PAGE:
“. . .have wedded their delusions: fire nor steel, nor any sharpness of Experience, shall ever sever the bond; till death do us part! On such may the Heavens have mercy; for the Earth, with her rigorous Necessity, will have none.”

So it is with folks and their delusions. We know about them! In any event, all this is lost on those who ignore history and who also ignore words written by the great minds that have molded our own — whether we admit it or not. Great minds are great teachers and we close our eyes and ears to them at our own detriment. Sad it is. Almost as sad as seeing the King confined and pacing like a caged animal while the people of France, giddy with unfamiliar power, decide what to do with him next.

 

Once More, With Feeling

The president of the Baltimore Ravens, Stephen Bisciotti, recently held a press conference to rebut allegations that his organization had the Ray Rice CCTV tape long before it was released to the public and should have acted much sooner then they did. I won’t go into the details of his talk or the reasons for it — the subject has been “out there” for weeks and is getting tiresome. Domestic violence is just plain wrong and the song and dance the NFL engages in to skirt the issue is simply embarrassing. But what interested me was the general response to Bisciotti’s talk, which was held to be in sharp contrast to an earlier press conference held by Roger Goodell who struck many people as too remote and lacking in emotion.

Bisciotti was received with much greater enthusiasm: he showed “feeling,” and “emotion.” He “seemed sincere.” Goodell, it was said, seemed robotic and lacking in any real sense of remorse for failing to deal with the Ray Rice case in a quick and summary fashion. The implication here is that Bisciotti is more credible because he showed more feeling. Say what?? Strange that so many folks (and I admit my sample is not very large) weigh feelings as the most important criterion in determining credibility, when, in fact, feelings can (and do often) go awry. Have we come to that point as a culture, where we dismiss reason even though it is what enables us to approach truth as best we humans can? I’m not saying that Goodell is a reasonable man (on the contrary), but just that his appearance as “robotic” and “unfeeling” puts people off. We don’t want cold hard facts (ESPN to the contrary notwithstanding), we want folks like Goodell to show deep remorse, and doubtless a bit of weeping and gnashing of teeth would be in order. Maybe tearing his hair out and perhaps a handful of mea culpas thrown in for added effect. Then we would believe him.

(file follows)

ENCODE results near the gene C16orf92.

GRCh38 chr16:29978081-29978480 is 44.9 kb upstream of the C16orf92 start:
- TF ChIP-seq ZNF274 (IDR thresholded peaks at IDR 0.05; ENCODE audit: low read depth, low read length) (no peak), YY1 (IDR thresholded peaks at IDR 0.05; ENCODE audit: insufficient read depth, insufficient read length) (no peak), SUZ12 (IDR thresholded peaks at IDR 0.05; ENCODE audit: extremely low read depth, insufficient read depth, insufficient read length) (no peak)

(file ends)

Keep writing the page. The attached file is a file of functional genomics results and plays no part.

In his dialogue Phaedrus, Plato has an image of a chariot pulled by a black horse and a white horse. The black horse represents the passions that are always struggling to gain control; the white horse represents the gentler emotions, like compassion and conscience; the chariot is directed by reason that seeks always to keep the others in control. The horses provide the energy to pull the chariot, but reason is required to give the chariot direction. What Plato was going for, it seems, was some sort of balance — a notion that was precious to the Greeks going back at least to Homer. And it is precisely this sort of balance that is lacking in our culture today.

I suspect the emphasis on emotion and feelings — even passion, as when Oprah Winfrey urges us to “follow your passion. It will lead you to your purpose” — came about as a result of the general conviction that reason has given us such things as science and science, in turn, has provided us with the Bomb, pollution, and industry, which is poisoning our air and water. And this is natural; to an extent there are some grounds for this concern. But reason is a small candle that is absolutely necessary if we are to find our way out of the morass we have gotten ourselves into as a people — and, assuredly, we are not facing serious problems because we have been too reasonable!  The rejection of reason and reliable, verifiable facts (as opposed to opinions) is certain to lead us deeper into the darkness. Bear in mind that feelings include not only compassion and love but also fear, envy, rage, and hate. They are not always the best of guides to conduct, or to the truth.

This is not to say that feeling and the emotions (the white horse) should be ignored. On the contrary. Fellow-feeling, compassion, and a lively conscience are necessary if we are to build bridges toward the rest of the human community. But raw emotions, especially passion — as suggested by Oprah — are not the answer. Balance, as the Greeks saw so clearly, is the answer. Balance between reason and the emotions. It matters not whether Goodell or Bisciotti show us real “feelings.” What matters is that they tell us the truth and that they act in such a way that the violence in the NFL, and elsewhere, decreases and players and spectators — not to say all human beings — show respect for one another.

Domestic violence is a cultural phenomenon that, like any other serious problem, is not going to be solved by making passionate speeches and weeping in public. If it is to be solved at all, it will be by means of a carefully thought-out program that informs and, when necessary, punishes those who are guilty of such things as child abuse and wife-beating. Feelings alone can be totally unreliable, just as reason alone can be cold and calculating. What is required is a bit of both.